Oldest shoe in northern Germany found in bog

Archaeologists have discovered the oldest known shoe ever found in northern Germany, and maybe even the whole of Germany. The leather shoe was found next to a late Iron Age wooden plank path which dates to around 50 B.C., so the shoe is around 2,000 years old. It is a kind of sandal with the leather gathered in the front and pierced, a leather thong is threaded through holes to close the shoe.

The wood plank path dubbed PR VI is remarkably well-preserved and runs almost 2.5 miles through the middle of Brägeler Moor between Diepholz and Lohne. Plank paths were necessary infrastructure for humans to travel somewhat safely over the marshy moorlands. They required a great deal of wood to be transported to the site and the route through the moor had to be cleared and prepared for construction.

More than 500 ancient plank paths are known to survive in Lower Saxony, but PR VI is exceptional. It is one of the longest bog trails not just in Germany but in the world. The existence of PR VI has been known for a century as sections of it were encountered in peat extraction. Until recently there was no funding to excavate it and document it archaeologically. Excavations finally began in June of 2019 and are expected to continue through 2022.

“The moors of Lower Saxony hold the testimony of many thousands of years of history. They are a unique archive, as they have not only preserved processed shards and metal objects as decisive evidence of our history, but also organic finds, “says Lower Saxony’s Minister for Science and Culture, Björn Thümler, happily. “The best known are the bog corpses, but also wooden idols, long wooden paths and numerous other remnants of life at that time are part of it. A shoe that is lost and found again after 2,000 years, the oldest shoe from Lower Saxony to date, is an immensely personal testimony to a previous life. You can hardly get any more poetic to the people of that time. It is one of those testimonies that make time tangible as if under a magnifying glass.

In the immediate vicinity of the shoe there were remains of a broken carriage axle and other car fragments. You can almost grasp the incident in which the wearer lost the shoe: The axle of a wooden cart, probably pulled by cattle, broke in two and the cart had an accident on the bumpy road. While doing this or trying to recover the car parts, the owner of the shoe fell or stepped beside the path and the shoe got stuck in the sticky mud – where it was found now, over 2,000 years later.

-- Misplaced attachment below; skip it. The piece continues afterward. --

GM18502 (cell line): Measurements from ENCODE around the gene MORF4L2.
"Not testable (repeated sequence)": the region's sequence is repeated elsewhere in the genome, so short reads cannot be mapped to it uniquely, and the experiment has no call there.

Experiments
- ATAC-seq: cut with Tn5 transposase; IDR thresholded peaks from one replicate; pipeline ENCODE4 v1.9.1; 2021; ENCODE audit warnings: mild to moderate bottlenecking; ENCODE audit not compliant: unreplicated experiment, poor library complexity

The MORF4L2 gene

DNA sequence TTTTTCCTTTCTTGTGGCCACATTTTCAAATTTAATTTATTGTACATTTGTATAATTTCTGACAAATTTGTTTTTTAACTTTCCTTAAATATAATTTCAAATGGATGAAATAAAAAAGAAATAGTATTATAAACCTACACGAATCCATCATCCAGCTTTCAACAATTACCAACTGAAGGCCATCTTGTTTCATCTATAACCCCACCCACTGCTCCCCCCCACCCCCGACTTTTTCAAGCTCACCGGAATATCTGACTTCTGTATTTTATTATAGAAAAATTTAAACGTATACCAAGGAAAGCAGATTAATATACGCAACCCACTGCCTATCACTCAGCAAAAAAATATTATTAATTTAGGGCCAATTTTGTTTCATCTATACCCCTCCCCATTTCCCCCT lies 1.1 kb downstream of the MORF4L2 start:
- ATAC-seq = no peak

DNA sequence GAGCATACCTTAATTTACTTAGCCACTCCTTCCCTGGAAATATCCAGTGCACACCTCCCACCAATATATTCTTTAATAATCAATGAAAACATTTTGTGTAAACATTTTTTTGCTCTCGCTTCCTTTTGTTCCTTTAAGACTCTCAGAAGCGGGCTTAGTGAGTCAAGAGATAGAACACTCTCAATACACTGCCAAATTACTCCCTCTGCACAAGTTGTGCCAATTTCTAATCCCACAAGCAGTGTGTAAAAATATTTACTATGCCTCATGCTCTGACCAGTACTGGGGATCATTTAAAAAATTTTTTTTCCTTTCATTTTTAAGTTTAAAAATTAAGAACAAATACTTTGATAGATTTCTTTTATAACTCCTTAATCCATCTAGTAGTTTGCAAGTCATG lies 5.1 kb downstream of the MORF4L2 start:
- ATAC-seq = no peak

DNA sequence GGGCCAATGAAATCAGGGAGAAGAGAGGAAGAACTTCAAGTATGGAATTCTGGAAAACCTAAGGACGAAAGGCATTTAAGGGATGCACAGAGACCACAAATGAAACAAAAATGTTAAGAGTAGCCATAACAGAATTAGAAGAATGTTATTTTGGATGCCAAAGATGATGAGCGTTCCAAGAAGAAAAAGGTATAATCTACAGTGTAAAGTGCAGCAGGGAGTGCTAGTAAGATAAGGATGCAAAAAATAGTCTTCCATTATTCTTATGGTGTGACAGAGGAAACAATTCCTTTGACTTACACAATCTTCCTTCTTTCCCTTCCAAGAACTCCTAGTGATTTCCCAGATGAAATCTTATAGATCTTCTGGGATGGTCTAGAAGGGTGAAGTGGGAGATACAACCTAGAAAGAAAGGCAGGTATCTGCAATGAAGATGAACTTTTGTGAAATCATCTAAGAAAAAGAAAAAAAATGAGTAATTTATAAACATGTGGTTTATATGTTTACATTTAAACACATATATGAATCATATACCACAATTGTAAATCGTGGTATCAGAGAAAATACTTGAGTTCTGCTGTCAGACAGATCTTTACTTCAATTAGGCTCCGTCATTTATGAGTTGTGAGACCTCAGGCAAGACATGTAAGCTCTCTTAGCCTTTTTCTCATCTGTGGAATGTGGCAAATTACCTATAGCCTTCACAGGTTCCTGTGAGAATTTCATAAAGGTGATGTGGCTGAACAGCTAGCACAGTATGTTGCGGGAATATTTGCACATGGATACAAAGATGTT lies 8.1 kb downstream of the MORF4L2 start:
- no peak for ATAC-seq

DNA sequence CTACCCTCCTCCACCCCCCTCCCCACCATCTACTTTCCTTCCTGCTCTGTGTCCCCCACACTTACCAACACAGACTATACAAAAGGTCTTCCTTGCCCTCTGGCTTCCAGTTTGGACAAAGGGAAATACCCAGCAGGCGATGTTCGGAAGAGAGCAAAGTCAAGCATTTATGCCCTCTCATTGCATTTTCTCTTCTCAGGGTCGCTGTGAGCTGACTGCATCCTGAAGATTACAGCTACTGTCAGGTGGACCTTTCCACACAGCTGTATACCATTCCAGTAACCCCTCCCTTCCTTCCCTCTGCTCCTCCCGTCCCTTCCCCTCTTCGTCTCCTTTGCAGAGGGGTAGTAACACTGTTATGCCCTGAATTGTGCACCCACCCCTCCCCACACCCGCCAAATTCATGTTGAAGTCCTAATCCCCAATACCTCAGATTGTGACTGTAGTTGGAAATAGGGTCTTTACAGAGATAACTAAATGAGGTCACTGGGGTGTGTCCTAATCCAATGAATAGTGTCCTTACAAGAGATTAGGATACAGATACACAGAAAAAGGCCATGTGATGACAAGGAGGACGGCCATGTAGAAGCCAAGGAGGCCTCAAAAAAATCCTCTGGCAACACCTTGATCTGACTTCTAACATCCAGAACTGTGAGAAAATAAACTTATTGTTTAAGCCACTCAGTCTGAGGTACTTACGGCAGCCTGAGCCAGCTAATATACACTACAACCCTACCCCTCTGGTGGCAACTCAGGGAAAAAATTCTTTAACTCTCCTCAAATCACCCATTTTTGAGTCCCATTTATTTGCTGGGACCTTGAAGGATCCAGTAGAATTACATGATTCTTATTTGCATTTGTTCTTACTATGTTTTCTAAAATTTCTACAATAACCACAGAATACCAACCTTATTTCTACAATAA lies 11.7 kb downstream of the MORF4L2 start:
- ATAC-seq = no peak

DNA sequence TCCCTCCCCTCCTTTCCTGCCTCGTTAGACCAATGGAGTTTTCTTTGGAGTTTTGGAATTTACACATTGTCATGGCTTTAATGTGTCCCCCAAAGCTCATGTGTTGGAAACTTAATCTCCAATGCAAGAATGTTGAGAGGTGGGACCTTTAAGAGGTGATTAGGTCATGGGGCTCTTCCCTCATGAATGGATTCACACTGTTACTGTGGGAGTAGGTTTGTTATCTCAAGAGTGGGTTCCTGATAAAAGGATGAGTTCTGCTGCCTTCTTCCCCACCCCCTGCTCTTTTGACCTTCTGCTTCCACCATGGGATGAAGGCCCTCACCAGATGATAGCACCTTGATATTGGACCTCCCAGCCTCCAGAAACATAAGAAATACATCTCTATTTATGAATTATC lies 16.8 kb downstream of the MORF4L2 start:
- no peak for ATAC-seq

The moor is now part of the Dümmer Nature Park which is dedicated to the conservation of the ecosystem and history of this remarkable landscape while making it more accessible to visitors. Part of the conservation program is rewetting moorland that has been exposed from peat mining, and a large 520-meter (.3 mile) section of PR VI will have to be removed before peat extraction and rewetting of the area.

The ancient plank path will be a featured element in the nature park’s improved trail system. It will be made “walkable” by a footbridge linked to a moor trail that parallels the original route. Visitors will be able to traverse the moorland the way ancient travelers did, only their shoes will stay on their feet.

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3 Comments »

Comment by Sandra
2021-06-18 09:16:57

Bog finds absolutely fascinate me! Thank you!

 
Comment by Hoffman Mark A.
2021-06-18 11:03:38

Looks like a Nike!

 
Comment by C3PO
2021-06-18 11:14:11

Maybe not, Mark! – Definitely, “Adidas” …(or his brother “Puma”) ;)

…The year 46BC, the weather down in the swamps is great, a quiet Friday afternoon, rush hour on the plank pathway “PR6”,

..until –all of a sudden– one of the oxen starts to panic ..and.. it’s gonna be a loooong evening :ohnoes:

Apparently, “PR6” had been more than 4km long (aerial view, here marked in yellow):

alte-hp.bsh-natur.de/DSC_7176Heeder%20Moor-Bohlenweg%20Kopie[1].jpg

According to the gentleman in this video here down below, there are about 500(!) of those ancient plank pathways in Lower Saxony on record, and he mentions what the Romans knew as “long bridges” (“pontes longi” in Latin), as “PR6” was one of the longer ones. Unless anything Roman turns up, I would rather search elsewhere.

youtube.com/watch?v=tyQACo7694w

wikipedia.org/wiki/Battle_at_Pontes_Longi

de.wikipedia.org/wiki/Moorweg_im_Aschener_Moor (a.k.a. “PR6”)

commons.wikimedia.org/wiki/Category:Moorweg_im_Aschener_Moor

The pathways over that particular bog seem to have been “multi-lane”, cf.:

denkmalatlas.niedersachsen.de/viewer/rest/image/-/file:U002FU002FU002FoptU002FdigiversoU002FviewerU002Fcms_mediaU002FMoorwege-07.jpg/full/max/0/default.jpg?updated=2020-11-30T10:44:57.653439Z

 
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